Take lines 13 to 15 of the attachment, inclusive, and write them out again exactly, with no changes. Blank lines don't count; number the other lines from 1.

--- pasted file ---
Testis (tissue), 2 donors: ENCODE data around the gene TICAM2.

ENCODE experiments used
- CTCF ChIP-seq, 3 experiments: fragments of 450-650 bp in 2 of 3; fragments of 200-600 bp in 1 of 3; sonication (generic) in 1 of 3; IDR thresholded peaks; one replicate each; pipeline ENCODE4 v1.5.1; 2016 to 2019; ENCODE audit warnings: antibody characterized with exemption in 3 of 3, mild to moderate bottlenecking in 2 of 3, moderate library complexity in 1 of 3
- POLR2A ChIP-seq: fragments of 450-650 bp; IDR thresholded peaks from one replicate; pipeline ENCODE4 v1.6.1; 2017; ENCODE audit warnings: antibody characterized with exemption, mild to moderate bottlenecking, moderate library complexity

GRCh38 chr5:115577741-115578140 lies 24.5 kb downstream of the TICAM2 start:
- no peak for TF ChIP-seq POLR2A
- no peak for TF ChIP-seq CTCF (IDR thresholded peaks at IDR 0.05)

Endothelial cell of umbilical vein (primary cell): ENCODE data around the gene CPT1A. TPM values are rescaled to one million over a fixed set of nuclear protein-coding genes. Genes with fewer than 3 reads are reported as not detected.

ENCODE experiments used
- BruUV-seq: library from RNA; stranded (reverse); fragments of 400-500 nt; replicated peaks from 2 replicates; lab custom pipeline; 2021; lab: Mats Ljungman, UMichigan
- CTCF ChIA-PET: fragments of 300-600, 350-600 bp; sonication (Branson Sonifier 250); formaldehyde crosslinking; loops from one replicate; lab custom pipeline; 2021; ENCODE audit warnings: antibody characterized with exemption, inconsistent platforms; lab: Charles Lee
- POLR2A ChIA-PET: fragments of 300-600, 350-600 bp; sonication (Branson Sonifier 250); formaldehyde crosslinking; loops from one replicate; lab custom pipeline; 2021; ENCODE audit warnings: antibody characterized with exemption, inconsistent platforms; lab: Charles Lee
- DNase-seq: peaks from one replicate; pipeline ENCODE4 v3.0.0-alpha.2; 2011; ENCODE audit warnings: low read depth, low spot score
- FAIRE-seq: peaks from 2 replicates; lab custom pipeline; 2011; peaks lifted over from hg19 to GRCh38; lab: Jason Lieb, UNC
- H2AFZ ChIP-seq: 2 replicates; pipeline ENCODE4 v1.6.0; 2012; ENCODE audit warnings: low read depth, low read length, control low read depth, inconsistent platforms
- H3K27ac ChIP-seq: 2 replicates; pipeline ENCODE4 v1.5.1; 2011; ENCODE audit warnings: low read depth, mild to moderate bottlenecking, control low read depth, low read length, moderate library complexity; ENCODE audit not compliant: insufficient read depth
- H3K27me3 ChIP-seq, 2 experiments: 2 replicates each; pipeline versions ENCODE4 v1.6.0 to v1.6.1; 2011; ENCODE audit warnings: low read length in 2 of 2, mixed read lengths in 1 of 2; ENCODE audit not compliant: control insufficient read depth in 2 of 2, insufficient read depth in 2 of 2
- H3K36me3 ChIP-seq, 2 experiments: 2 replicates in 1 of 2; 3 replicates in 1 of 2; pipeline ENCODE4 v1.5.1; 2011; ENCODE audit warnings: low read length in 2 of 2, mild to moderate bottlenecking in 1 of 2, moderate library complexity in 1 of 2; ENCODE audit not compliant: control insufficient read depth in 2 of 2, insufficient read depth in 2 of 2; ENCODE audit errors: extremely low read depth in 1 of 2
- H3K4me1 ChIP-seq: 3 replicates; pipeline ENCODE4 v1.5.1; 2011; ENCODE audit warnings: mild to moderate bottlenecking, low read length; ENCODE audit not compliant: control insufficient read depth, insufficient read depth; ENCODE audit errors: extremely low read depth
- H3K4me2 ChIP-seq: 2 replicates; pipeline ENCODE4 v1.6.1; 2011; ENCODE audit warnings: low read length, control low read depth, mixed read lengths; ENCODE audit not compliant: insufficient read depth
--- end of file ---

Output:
- DNase-seq: peaks from one replicate; pipeline ENCODE4 v3.0.0-alpha.2; 2011; ENCODE audit warnings: low read depth, low spot score
- FAIRE-seq: peaks from 2 replicates; lab custom pipeline; 2011; peaks lifted over from hg19 to GRCh38; lab: Jason Lieb, UNC
- H2AFZ ChIP-seq: 2 replicates; pipeline ENCODE4 v1.6.0; 2012; ENCODE audit warnings: low read depth, low read length, control low read depth, inconsistent platforms